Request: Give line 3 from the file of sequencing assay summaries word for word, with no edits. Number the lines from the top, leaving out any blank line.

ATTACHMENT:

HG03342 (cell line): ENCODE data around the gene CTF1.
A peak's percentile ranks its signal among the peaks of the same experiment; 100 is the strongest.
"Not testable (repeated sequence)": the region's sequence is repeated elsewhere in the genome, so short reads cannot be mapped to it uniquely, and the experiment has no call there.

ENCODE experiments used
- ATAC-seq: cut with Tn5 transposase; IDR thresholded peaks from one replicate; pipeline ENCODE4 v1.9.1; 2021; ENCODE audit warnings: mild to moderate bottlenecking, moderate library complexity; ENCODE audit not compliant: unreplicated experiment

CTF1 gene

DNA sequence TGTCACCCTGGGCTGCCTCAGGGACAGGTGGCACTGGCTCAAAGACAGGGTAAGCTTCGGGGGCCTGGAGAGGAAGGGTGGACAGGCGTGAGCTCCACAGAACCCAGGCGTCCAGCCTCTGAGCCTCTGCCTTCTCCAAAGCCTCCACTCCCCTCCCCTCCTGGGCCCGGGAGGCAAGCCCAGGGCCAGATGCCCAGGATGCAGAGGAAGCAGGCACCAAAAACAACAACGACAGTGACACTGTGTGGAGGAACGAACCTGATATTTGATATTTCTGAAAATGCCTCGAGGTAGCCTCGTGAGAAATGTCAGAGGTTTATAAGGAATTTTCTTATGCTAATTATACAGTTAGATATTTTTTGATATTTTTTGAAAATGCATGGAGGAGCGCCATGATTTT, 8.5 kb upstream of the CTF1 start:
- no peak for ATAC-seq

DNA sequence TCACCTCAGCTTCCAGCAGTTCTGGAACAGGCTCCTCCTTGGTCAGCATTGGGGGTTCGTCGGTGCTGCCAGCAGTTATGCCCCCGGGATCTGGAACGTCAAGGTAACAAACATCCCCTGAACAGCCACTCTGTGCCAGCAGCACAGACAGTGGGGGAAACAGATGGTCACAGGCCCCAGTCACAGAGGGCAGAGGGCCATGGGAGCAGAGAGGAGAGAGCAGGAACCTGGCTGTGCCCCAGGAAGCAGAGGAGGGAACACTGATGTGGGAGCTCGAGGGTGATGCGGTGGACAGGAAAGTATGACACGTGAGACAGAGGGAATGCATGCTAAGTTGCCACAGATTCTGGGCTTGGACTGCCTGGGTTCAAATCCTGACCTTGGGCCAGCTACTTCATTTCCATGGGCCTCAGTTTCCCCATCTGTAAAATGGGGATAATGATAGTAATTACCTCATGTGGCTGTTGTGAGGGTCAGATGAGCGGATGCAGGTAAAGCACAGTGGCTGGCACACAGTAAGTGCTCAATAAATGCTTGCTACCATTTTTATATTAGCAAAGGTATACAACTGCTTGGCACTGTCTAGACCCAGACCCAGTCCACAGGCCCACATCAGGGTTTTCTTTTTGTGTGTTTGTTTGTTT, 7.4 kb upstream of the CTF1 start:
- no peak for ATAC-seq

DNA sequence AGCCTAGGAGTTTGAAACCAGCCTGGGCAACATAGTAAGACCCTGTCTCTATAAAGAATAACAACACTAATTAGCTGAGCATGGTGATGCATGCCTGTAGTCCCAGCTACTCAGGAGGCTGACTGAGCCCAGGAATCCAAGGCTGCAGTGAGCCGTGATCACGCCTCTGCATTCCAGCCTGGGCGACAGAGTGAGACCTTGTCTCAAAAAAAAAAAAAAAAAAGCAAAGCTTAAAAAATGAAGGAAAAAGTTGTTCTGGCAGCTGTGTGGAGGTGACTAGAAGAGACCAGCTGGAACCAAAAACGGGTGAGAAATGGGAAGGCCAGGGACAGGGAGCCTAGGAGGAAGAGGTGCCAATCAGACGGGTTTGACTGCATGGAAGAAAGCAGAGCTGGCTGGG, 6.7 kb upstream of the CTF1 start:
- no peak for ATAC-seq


"Not testable (repeated sequence)": the region's sequence is repeated elsewhere in the genome, so short reads cannot be mapped to it uniquely, and the experiment has no call there.